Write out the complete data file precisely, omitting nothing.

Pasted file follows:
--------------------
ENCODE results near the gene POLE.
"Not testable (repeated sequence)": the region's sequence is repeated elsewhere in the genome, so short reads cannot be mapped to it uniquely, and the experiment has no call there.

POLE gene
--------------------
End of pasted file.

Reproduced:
ENCODE results near the gene POLE.
"Not testable (repeated sequence)": the region's sequence is repeated elsewhere in the genome, so short reads cannot be mapped to it uniquely, and the experiment has no call there.

POLE gene